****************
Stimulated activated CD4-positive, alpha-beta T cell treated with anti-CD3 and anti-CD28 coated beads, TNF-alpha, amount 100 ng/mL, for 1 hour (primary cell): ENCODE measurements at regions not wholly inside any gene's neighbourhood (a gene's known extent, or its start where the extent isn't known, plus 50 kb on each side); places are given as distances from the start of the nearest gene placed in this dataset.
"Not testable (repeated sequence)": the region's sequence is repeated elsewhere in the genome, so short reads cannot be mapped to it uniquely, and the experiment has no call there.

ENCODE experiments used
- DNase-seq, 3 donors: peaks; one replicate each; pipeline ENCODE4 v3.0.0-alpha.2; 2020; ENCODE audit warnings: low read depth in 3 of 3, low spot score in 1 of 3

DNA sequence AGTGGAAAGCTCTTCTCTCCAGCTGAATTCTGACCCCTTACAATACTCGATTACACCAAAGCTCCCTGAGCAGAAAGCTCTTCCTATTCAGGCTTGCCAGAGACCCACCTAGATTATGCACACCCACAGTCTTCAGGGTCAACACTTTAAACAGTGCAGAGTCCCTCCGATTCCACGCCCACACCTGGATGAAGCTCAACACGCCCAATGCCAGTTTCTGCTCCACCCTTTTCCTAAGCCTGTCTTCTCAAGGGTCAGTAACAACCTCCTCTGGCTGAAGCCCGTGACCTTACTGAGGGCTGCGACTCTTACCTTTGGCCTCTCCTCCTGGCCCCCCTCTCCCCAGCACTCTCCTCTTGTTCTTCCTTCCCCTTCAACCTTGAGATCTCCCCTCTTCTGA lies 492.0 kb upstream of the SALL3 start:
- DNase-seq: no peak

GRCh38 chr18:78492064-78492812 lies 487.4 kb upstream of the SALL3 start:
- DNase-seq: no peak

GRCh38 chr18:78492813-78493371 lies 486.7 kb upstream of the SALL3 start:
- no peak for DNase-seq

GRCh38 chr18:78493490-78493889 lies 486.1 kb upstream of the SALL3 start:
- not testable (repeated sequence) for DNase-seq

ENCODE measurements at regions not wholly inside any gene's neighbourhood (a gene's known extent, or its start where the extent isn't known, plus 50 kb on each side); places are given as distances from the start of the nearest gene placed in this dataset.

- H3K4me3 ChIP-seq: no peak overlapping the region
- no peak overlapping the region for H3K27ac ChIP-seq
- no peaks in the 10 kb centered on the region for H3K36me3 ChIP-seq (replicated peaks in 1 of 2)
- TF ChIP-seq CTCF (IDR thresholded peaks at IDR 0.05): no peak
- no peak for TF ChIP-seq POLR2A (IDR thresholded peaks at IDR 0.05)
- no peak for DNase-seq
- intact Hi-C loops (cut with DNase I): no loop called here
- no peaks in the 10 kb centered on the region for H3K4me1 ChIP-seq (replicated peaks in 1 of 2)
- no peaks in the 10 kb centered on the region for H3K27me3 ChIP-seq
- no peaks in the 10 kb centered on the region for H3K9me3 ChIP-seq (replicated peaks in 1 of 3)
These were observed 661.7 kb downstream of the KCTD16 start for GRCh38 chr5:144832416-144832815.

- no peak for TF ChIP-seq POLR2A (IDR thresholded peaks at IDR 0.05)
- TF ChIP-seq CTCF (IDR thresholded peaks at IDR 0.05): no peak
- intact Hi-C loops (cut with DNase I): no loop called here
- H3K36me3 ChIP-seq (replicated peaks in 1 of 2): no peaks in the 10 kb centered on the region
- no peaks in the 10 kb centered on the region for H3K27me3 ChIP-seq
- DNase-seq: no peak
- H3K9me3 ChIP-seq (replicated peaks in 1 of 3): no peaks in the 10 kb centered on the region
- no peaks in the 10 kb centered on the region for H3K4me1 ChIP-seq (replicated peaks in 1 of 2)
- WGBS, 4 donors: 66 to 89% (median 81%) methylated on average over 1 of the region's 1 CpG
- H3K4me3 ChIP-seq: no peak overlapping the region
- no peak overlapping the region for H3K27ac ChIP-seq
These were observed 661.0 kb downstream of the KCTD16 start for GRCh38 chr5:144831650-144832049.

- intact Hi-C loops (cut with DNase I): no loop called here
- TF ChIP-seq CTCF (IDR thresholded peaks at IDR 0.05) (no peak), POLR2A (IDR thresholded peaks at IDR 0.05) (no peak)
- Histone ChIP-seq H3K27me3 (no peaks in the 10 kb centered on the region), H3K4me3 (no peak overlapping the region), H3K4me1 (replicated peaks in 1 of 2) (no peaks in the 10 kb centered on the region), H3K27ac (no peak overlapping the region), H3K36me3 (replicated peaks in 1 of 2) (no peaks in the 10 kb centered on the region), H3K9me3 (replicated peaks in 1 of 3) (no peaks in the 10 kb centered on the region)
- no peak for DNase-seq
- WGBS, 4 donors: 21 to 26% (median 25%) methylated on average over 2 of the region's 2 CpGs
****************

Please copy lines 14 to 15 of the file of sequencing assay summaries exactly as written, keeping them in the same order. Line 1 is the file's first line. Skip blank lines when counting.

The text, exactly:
- H3K4me3 ChIP-seq: no peak overlapping the region
- no peak overlapping the region for H3K27ac ChIP-seq